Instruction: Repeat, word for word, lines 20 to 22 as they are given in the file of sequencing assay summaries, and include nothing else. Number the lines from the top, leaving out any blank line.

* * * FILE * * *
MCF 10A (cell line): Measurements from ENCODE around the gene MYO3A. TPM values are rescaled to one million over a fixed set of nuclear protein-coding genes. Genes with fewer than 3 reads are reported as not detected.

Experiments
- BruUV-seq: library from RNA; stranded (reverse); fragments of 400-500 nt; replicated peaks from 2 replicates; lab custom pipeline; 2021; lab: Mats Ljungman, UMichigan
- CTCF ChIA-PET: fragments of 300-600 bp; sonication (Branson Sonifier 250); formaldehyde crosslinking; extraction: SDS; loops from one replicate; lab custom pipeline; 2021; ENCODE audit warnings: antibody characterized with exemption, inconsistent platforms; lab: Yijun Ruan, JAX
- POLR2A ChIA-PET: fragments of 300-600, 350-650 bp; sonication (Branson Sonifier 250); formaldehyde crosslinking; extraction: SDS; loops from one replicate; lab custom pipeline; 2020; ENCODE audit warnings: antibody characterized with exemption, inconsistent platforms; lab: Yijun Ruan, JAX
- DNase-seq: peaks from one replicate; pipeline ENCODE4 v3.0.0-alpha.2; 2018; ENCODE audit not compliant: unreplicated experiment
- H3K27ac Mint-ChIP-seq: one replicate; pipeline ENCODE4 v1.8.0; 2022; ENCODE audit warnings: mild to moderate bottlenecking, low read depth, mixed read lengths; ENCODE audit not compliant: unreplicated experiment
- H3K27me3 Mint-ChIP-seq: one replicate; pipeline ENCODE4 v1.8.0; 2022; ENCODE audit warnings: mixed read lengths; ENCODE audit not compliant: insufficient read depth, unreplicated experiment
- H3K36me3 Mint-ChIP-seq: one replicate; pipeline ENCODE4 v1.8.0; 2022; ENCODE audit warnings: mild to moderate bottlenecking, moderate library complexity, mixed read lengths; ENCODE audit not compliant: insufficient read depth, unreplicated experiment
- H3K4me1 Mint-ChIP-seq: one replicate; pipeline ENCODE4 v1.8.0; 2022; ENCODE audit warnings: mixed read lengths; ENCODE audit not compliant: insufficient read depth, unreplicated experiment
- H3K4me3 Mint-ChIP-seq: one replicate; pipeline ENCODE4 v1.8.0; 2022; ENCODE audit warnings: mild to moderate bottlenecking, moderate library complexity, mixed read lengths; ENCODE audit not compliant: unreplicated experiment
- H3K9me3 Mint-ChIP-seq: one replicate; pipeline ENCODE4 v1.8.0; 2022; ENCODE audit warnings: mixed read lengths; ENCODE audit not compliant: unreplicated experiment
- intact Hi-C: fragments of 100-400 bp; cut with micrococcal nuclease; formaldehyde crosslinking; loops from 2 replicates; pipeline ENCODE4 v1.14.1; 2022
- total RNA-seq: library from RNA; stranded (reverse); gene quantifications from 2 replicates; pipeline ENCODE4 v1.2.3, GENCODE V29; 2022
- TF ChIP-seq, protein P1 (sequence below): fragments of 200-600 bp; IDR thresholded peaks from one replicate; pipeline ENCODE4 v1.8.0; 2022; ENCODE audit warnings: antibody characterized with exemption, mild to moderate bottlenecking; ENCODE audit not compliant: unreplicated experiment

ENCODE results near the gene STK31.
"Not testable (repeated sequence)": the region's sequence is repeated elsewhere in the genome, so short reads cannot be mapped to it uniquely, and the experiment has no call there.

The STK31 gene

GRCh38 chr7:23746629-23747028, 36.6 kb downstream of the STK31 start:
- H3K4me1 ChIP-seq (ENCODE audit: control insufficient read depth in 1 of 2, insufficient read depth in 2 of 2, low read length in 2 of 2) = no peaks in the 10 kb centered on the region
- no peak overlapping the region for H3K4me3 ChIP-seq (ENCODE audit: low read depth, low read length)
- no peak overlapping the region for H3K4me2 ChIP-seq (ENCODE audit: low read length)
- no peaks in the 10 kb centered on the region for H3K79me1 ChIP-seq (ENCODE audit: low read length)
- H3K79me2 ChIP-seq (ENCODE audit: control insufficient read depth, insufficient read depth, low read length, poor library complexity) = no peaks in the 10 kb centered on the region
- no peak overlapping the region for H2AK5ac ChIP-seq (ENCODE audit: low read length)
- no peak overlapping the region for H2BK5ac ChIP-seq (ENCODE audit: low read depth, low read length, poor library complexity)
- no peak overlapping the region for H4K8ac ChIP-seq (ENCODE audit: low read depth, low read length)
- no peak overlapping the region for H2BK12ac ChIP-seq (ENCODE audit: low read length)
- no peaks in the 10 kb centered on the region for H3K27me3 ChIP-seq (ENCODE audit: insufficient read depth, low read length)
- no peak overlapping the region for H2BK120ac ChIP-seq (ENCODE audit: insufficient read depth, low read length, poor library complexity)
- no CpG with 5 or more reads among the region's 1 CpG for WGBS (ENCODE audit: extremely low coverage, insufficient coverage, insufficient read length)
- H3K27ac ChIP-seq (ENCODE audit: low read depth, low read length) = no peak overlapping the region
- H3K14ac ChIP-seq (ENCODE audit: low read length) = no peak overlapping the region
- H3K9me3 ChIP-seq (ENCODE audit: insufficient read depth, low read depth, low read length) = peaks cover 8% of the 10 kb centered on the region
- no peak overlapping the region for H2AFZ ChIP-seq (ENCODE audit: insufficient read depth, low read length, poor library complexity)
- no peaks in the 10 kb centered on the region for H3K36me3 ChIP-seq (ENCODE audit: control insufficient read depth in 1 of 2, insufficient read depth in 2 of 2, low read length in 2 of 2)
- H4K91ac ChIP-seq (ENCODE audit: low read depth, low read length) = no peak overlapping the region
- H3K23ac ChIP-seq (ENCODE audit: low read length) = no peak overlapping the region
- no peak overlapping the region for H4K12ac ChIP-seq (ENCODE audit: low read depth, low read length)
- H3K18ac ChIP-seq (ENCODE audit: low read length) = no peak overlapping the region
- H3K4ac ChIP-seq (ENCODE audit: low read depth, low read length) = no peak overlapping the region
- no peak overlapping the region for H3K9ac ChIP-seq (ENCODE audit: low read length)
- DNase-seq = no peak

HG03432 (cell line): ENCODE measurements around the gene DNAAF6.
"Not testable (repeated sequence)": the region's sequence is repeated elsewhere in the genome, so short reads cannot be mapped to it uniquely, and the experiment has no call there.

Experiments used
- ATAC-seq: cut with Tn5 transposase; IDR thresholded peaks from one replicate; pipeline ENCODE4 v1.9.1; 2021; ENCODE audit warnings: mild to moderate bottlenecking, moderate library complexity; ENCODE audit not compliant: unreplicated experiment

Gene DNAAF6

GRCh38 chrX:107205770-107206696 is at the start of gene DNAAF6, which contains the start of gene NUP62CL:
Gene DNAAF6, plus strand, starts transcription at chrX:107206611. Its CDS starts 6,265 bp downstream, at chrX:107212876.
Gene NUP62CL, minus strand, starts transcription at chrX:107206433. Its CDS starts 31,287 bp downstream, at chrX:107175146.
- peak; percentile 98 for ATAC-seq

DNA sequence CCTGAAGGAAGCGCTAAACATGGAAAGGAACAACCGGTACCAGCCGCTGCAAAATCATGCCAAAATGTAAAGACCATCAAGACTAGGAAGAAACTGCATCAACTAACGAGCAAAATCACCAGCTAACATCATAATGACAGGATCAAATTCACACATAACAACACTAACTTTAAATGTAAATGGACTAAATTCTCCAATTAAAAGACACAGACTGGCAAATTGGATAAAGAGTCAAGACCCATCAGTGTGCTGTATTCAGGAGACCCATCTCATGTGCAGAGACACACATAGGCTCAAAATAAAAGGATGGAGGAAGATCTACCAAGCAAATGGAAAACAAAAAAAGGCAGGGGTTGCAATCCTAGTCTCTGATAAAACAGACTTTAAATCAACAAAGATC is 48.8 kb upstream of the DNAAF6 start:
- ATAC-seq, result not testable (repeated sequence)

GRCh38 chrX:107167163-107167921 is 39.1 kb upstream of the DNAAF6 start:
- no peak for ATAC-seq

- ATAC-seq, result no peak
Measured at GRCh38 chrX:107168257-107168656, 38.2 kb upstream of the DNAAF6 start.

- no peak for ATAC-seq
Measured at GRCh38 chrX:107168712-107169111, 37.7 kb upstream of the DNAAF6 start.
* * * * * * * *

- H3K4me1 ChIP-seq (ENCODE audit: control insufficient read depth in 1 of 2, insufficient read depth in 2 of 2, low read length in 2 of 2) = no peaks in the 10 kb centered on the region
- no peak overlapping the region for H3K4me3 ChIP-seq (ENCODE audit: low read depth, low read length)
- no peak overlapping the region for H3K4me2 ChIP-seq (ENCODE audit: low read length)